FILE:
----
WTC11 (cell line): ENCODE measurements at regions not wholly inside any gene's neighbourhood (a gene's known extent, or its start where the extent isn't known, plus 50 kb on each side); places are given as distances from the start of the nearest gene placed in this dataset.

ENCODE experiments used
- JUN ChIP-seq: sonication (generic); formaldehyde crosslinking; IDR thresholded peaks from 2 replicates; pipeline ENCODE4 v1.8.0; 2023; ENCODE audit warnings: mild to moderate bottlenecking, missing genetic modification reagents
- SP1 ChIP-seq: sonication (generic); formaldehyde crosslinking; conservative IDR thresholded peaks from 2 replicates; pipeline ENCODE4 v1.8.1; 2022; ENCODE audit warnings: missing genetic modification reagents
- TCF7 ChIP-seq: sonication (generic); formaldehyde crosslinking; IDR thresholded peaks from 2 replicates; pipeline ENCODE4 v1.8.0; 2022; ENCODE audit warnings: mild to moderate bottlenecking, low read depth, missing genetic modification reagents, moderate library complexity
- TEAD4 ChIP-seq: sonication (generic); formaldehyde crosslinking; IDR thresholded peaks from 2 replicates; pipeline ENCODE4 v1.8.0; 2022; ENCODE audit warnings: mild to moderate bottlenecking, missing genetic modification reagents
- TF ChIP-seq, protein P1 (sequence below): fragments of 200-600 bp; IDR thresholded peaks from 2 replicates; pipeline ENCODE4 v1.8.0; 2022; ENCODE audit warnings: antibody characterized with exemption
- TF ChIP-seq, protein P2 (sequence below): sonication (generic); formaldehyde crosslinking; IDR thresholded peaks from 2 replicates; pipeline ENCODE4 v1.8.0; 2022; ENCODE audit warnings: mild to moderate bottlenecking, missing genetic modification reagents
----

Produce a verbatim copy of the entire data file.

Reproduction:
WTC11 (cell line): ENCODE measurements at regions not wholly inside any gene's neighbourhood (a gene's known extent, or its start where the extent isn't known, plus 50 kb on each side); places are given as distances from the start of the nearest gene placed in this dataset.

ENCODE experiments used
- JUN ChIP-seq: sonication (generic); formaldehyde crosslinking; IDR thresholded peaks from 2 replicates; pipeline ENCODE4 v1.8.0; 2023; ENCODE audit warnings: mild to moderate bottlenecking, missing genetic modification reagents
- SP1 ChIP-seq: sonication (generic); formaldehyde crosslinking; conservative IDR thresholded peaks from 2 replicates; pipeline ENCODE4 v1.8.1; 2022; ENCODE audit warnings: missing genetic modification reagents
- TCF7 ChIP-seq: sonication (generic); formaldehyde crosslinking; IDR thresholded peaks from 2 replicates; pipeline ENCODE4 v1.8.0; 2022; ENCODE audit warnings: mild to moderate bottlenecking, low read depth, missing genetic modification reagents, moderate library complexity
- TEAD4 ChIP-seq: sonication (generic); formaldehyde crosslinking; IDR thresholded peaks from 2 replicates; pipeline ENCODE4 v1.8.0; 2022; ENCODE audit warnings: mild to moderate bottlenecking, missing genetic modification reagents
- TF ChIP-seq, protein P1 (sequence below): fragments of 200-600 bp; IDR thresholded peaks from 2 replicates; pipeline ENCODE4 v1.8.0; 2022; ENCODE audit warnings: antibody characterized with exemption
- TF ChIP-seq, protein P2 (sequence below): sonication (generic); formaldehyde crosslinking; IDR thresholded peaks from 2 replicates; pipeline ENCODE4 v1.8.0; 2022; ENCODE audit warnings: mild to moderate bottlenecking, missing genetic modification reagents